September 2019
Volume 19, Issue 10
Open Access
Vision Sciences Society Annual Meeting Abstract  |   September 2019
Development of children’s capacity for multiple object tracking via multifocal attention
Author Affiliations & Notes
  • Tashauna L Blankenship
    Boston University
  • Roger W Strong
    Harvard University
  • Melissa M Kibbe
    Boston University
Journal of Vision September 2019, Vol.19, 269b. doi:https://doi.org/10.1167/19.10.269b
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      Tashauna L Blankenship, Roger W Strong, Melissa M Kibbe; Development of children’s capacity for multiple object tracking via multifocal attention. Journal of Vision 2019;19(10):269b. doi: https://doi.org/10.1167/19.10.269b.

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      © ARVO (1962-2015); The Authors (2016-present)

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Abstract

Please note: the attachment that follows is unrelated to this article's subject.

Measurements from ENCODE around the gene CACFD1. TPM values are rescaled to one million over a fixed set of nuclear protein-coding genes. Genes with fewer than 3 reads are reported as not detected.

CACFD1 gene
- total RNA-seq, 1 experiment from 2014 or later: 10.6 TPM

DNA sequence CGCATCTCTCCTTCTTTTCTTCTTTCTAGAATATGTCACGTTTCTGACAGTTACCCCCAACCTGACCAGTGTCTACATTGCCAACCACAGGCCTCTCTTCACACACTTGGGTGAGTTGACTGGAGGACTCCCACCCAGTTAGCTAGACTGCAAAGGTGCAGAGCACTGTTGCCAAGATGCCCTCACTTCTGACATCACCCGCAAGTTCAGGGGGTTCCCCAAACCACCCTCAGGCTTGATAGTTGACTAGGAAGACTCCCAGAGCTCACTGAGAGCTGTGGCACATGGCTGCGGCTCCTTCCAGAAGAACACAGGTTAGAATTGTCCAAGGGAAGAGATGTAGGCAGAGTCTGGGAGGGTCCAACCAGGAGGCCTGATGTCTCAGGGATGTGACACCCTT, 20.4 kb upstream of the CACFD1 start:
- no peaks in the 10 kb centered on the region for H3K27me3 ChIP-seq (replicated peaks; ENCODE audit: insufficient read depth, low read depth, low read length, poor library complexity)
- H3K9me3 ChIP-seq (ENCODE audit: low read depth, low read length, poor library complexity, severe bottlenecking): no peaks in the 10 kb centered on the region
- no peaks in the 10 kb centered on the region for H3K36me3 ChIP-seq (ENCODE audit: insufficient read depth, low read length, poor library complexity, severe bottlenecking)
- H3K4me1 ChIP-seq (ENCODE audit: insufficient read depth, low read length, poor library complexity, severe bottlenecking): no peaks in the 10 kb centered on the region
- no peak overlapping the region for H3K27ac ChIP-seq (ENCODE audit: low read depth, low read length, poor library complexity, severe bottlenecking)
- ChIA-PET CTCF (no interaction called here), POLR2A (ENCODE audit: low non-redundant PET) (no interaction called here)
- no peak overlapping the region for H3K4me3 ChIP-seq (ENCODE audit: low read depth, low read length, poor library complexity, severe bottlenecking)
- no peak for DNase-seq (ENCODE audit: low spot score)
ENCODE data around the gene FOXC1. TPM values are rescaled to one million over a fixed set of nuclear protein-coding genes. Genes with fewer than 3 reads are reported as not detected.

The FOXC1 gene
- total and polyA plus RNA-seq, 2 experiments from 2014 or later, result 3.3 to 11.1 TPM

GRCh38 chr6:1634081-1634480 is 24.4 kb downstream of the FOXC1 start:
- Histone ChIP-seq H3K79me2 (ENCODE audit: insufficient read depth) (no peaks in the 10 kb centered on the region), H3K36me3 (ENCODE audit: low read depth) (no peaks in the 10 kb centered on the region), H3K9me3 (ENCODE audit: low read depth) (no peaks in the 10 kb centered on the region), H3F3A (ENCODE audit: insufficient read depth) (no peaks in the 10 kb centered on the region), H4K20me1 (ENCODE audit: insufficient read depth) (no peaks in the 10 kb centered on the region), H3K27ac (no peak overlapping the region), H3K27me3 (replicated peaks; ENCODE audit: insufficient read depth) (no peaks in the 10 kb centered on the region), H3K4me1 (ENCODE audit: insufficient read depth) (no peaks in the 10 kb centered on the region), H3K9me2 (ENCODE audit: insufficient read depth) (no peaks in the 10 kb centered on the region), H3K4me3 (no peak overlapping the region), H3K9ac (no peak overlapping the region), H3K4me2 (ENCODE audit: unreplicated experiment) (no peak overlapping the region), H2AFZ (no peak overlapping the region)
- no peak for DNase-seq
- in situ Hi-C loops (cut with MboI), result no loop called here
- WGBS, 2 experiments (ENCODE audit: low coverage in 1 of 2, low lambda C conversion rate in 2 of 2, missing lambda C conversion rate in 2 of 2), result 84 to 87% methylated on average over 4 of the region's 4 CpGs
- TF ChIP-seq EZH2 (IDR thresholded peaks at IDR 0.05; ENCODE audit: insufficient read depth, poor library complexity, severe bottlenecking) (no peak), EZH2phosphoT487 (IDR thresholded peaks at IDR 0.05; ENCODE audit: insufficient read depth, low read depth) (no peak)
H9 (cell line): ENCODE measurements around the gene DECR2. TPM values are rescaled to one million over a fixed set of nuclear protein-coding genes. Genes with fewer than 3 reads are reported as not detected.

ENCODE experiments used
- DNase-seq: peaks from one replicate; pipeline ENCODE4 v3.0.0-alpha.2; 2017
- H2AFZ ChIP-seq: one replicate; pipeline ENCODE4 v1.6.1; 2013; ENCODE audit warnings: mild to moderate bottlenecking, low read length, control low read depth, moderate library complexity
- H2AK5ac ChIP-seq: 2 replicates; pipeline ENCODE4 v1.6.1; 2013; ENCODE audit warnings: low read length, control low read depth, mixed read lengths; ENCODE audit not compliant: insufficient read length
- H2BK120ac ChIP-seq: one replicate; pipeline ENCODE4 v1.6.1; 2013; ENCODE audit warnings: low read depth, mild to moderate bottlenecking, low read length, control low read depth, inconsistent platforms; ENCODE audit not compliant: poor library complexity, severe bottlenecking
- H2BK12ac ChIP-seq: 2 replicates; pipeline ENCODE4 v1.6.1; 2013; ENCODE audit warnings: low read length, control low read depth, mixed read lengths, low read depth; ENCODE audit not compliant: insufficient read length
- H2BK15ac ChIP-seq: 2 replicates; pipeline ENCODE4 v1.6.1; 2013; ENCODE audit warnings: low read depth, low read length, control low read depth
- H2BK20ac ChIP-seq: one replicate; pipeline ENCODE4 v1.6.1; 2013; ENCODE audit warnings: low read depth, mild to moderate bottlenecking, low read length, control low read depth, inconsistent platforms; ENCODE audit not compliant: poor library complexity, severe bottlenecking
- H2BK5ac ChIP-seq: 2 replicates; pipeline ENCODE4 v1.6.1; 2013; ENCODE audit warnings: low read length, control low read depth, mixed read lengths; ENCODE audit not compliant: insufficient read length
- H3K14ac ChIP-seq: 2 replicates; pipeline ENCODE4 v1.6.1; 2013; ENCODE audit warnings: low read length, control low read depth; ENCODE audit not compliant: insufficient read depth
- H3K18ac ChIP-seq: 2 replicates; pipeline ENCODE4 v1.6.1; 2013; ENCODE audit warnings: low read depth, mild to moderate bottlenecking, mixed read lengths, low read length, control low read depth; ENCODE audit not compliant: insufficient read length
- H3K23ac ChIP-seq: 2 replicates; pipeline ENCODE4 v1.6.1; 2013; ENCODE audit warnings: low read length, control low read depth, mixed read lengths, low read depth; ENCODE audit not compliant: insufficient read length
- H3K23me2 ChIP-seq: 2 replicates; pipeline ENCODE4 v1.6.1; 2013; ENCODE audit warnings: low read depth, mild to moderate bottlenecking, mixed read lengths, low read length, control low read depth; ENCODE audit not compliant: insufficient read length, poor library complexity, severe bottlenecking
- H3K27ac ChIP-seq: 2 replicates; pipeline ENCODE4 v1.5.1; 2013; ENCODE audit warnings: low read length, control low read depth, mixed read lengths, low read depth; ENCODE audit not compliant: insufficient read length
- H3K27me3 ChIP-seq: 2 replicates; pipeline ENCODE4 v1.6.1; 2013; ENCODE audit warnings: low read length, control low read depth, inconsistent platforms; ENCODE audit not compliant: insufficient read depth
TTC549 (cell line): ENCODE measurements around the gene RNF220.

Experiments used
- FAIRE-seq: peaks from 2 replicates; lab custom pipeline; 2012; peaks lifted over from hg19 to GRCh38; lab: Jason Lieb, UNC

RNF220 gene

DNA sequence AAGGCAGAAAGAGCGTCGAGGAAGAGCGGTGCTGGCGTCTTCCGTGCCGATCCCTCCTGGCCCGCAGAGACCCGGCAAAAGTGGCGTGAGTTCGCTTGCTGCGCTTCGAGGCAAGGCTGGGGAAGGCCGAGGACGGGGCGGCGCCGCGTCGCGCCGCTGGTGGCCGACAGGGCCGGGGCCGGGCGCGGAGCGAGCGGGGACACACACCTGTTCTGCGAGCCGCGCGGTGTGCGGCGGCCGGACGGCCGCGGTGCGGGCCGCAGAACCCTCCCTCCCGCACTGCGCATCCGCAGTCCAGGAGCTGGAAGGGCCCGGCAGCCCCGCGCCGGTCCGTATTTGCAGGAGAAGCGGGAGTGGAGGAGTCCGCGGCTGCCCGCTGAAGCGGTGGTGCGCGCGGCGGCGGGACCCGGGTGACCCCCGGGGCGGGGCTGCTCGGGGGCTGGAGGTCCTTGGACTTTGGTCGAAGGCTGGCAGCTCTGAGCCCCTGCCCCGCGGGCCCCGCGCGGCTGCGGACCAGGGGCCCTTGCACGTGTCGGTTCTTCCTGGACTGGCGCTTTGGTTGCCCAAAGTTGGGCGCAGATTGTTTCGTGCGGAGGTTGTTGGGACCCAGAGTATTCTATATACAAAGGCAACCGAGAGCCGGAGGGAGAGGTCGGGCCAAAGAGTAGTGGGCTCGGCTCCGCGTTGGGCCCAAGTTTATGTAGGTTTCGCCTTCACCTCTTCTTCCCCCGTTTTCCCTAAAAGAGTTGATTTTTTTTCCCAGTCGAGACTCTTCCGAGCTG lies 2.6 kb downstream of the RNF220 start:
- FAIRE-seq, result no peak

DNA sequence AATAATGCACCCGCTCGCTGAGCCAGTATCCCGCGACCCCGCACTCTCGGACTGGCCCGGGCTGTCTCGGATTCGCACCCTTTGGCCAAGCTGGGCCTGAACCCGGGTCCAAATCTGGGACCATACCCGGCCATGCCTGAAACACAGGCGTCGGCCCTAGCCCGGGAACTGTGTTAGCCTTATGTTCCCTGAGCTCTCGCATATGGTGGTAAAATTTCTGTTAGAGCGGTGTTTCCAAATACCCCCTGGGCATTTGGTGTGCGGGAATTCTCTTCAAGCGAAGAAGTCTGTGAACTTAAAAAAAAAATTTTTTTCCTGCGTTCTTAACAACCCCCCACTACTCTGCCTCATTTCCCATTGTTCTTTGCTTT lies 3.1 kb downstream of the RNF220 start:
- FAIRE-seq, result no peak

By at least 6 years of age, children can engage in sustained, multifocal attention to track two moving objects among distractors (Blankenship, Strong, & Kibbe, 2018). Less is known about the development of this ability and its capacity in childhood. We investigated the development (Experiment 1) and capacity (Experiment 2) of multiple object tracking via multifocal attention in children. In Experiment 1, children ages 6-10-years were tasked with feeding an animal (presented at fixation) its favorite food (targets). On each trial, participants saw four dots presented in pairs; each pair consisted of one target and one distractor. The targets briefly flashed, and then target and distractor objects within each pair orbited each other while the pairs shifted across the screen. Children were then probed on one of the pairs and asked to select the target. The targets and distractors were paired to make tracking by grouping cues or by serial foveation difficult (Yantis, 1992). At all ages, children selected the target at above chance levels (all ps< .001), with 7-10-year-olds performing near ceiling. Six-year-olds performed worse than 7-, 8-, 9-, and 10-year-olds (p< 0.001), and there was no difference in performance between 7- and 10-years, suggesting multifocal attention may undergo significant development between 6- and 7-years of age. In Experiment 2 we focused on 6-8-year-olds, and examined how increasing the number of targets and distractors impacted children’s ability to track multiple objects via sustained multifocal attention. The task design was similar to Experiment 1, except the number of targets (1–4) and distractors (7–4) varied. Data collection is ongoing, but results suggest a decline in performance as the number of targets increases, with poorer performance for tracking 3 and 4 targets versus 1 or 2. Together, these results shed light on the development and capacity of multifocal attention across childhood.

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